The Covid-19 pandemic has killed over 280,000 Americans to-date. It is projected to kill a total of half a million Americans by March 1,2021. Many of those who survived face a host of other problems. Among them are those facing eviction.
Millions of Americans expect to face eviction from their homes or apartments – whether owned or rented – in 2021. 17.8 million adults in households that are behind on rent or mortgage payments. Of them, 5.8 million (about a third of the total number) adults say they are ‘somewhat to very likely’ to face eviction or foreclosure in the next two months, according to a survey completed Nov. 9 by the U.S. Census Bureau (Source: U.S. Census Bureau, Household Pulse Survey). Roughly half of households not current on their rent or mortgage payments in Arkansas, Florida and Nevada think there’s a “strong chance” of eviction by early January. This equates to more than 750,000 homeowners worried about eviction in the coldest month of the year with a bleak job market and Covid-19 raging around the country.
Evictions could lead to a spike in people moving in with families and friends. People moving from apartments (shared with numerous tenants in large buildings) to single family homes, nearby or faraway, could also lead to a spike in Covid infections.
Evictions could also see a spike in foreclosures on homes. By the time spring comes around, many homes could be available at deep discounts, perhaps from banks holding foreclosure sales. But then again, who will have the cash (and need) to buy homes – the people with savings, good credit and secure(where do those exist?) jobs – to take advantage of (very)low mortgage interest rates. This is a time you’ll wish you had savings. But, few people will buy second homes unless they are sitting on a lot of cash. Why? Because, finding financially sound renters will be a huge challenge with 17.8 million people out of their homes.
Tough Winter Ahead
The CARES Act, signed into law last March, allows homeowners to pause mortgage payments for up to a year if they experience hardship as a result of the pandemic. Borrowers who signed up at the start of the program could face foreclosure by March. Some homeowners have the option to defer (still owe but offer to pay later) mortgage payments by six months. That just kicks the can down the road to later in 2021.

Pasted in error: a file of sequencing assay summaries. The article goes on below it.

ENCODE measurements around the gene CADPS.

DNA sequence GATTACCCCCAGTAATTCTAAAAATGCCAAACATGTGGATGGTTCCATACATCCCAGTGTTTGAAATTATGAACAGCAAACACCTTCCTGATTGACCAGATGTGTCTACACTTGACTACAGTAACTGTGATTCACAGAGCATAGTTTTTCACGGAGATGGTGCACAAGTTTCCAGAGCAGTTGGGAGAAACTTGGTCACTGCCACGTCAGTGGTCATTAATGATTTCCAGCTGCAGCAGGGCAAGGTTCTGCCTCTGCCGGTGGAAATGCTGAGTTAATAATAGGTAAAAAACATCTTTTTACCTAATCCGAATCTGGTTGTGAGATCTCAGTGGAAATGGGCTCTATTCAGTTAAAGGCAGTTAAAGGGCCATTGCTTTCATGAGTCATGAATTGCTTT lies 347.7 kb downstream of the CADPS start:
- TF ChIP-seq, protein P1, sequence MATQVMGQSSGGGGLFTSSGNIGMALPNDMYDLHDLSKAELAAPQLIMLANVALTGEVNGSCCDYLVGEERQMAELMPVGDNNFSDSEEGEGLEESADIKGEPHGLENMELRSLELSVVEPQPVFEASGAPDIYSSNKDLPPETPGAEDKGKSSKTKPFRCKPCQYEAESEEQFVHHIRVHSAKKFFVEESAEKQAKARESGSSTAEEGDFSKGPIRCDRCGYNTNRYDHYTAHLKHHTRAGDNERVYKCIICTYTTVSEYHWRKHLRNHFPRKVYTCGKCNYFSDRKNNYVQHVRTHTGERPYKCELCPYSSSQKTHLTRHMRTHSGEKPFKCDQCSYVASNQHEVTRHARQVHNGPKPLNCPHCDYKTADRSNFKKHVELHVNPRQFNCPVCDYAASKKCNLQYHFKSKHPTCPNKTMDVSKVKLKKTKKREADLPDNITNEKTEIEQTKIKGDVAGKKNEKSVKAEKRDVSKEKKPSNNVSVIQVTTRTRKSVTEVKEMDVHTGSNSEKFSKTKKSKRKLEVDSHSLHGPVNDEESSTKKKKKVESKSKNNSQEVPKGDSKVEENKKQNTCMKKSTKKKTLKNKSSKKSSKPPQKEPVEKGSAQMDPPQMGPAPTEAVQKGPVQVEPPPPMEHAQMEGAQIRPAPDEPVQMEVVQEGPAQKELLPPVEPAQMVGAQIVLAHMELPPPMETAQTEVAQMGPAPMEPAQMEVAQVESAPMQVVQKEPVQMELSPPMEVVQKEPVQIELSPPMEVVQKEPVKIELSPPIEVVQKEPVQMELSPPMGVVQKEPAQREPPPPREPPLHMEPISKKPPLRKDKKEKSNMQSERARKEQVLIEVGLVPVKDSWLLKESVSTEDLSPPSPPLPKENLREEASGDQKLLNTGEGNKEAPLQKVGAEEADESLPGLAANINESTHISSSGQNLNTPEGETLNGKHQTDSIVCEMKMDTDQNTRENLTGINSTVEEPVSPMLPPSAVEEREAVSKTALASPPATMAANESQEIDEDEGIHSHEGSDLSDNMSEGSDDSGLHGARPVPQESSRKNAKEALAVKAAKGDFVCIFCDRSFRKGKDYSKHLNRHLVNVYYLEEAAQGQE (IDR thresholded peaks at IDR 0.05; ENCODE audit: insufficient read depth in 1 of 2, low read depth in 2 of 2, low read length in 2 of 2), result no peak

Where are the Big Problems
If you look at cities, New York City could see the worst of the evictions – somewhere between 250k-450k according to the US Census Bureau’s Houshold Pulse Survey, conducted Nov 9, 2020. Over 10 metros in the US could likely have more than 50K in evictions.
If you look across the country, the states that are hurting are many – see the REDS in the map below. The ‘hurt’ from this pandemic is severe and widespread (unless you live in Maine).
The Centers for Disease Control and Prevention’s nationwide temporary suspension on evictions — aimed at stemming the spread of coronavirus — is slated to end Dec. 31. The unemployment benefits enacted into law earlier this year expires at year-end as well, and the US Senate has no interest to extending these two programs. If the Biden administration extends these programs, the earliest we could see relief is in late January. If the Republicans hold on to the Senate, relief is a BIG IF.
As you spend time with your family, we hope you come to see that COVID is not just a roadblock or an obstacle. Instead, it can be the jumping-off point for a whole new way of being.
Let’s continue the conversation here.
1. What are your thoughts about the effect of the pandemic on the home you live in – rented or owned?
2. How do you think the government, landlords and banks work with homeowners and renters during this pandemic?
3. How do you think mortgages and rents should be structured in the ‘new normal’?
4. If you like this article, PLEASE SHARE THIS WITH YOUR FRIENDS AND FAMILY. And, come back often to read more about many other aspects of living in the ‘new normal’.